Supporting the needs of justice-involved veterans, service members, and their families to provide counsel and resolution.
Sometimes, everyday issues can become legal problems. Car accidents, contract disputes, workplace injuries or criminal complaints are examples of an issue that could become a legal problem. If you have an issue that is a legal problem, you probably need some help to learn about your legal rights. You may need a lawyer, and you may need to learn more about the law.
Many resources in the state of Arizona offer help, including community, government and military benefits. However, these systems can be complex and overwhelming to work through, especially when seeking a resolution to an immediate need. Be Connected uses a resource matching tool to help find the right information and resources that best fit your situation. Please call 866-429-8387 for assistance.
- Don’t ignore the issue that you are facing. They won’t go away, so it’s best to face it now. Reflect. Is this issue really important? Is it something that needs to be done ASAP? Or can it wait for a couple of months until you are ready?
- Be knowledgeable about your situation and what you are facing. For example, if this is a criminal matter, research lawyers, programs for first offenders and city/state/federal laws.
- If you are thinking of pursuing a family law matter like child custody or divorce, review the best lawyer for your budget. If you can’t afford a seasoned lawyer, settle for one who may be equally as good for less. Many cities also have law libraries that can help with your research on basic filling and legal briefs for a nominal fee via paralegals.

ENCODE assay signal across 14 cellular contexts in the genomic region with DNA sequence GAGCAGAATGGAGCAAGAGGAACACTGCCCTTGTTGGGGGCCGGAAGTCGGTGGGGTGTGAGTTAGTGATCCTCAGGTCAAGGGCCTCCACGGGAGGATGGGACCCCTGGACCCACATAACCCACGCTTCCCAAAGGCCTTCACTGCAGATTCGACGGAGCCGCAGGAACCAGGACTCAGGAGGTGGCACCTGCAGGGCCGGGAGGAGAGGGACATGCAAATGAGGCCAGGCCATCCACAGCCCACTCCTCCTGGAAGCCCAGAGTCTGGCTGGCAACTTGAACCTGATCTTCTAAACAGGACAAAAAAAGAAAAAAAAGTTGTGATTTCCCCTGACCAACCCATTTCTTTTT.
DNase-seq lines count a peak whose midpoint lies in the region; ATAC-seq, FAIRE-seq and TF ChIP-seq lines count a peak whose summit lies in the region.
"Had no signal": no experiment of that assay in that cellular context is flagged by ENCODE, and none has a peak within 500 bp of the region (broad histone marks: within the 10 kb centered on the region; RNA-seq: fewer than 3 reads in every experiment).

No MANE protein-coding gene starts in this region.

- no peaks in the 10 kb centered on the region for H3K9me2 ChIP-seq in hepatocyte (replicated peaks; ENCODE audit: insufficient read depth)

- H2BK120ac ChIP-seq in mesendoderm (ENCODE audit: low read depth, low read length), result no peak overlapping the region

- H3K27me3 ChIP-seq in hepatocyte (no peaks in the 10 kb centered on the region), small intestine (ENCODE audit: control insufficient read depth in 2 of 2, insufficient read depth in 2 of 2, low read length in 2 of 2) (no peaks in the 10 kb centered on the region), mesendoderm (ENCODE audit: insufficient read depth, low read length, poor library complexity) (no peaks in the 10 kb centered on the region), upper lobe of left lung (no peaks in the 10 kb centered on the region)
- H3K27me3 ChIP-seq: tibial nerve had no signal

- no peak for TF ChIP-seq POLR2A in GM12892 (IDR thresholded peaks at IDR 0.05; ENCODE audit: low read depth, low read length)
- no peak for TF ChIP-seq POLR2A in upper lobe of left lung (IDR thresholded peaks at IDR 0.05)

- Be mindful of discussing your legal issues with others. Stick to trusted and confidential sources and consider if someone could be called as a potential witness against you.
- Be on Your Best Behavior. A person going through legal issues should remain on their best behavior. It’s not a good idea to use substances or engage in any behavior which could cast you in poor light or bring more trouble. Instead, seek out good influences and work to stay mentally well.
- Don’t Compare. It’s tempting to compare a person’s case with something or someone similar. The fact is that every single case is unique, and the comparisons probably don’t apply.
- Listen More Than Talk. Someone fighting a legal case may have a lot on the line. This means they’re experiencing a lot of stress. So, be an ear for them to talk or suggest they seek professional, spiritual, or legal help.
- Don’t Give Them Legal Advice. Everyone thinks they are a lawyer. The fact is that your loved one probably already has a lawyer to go over the facts of the case.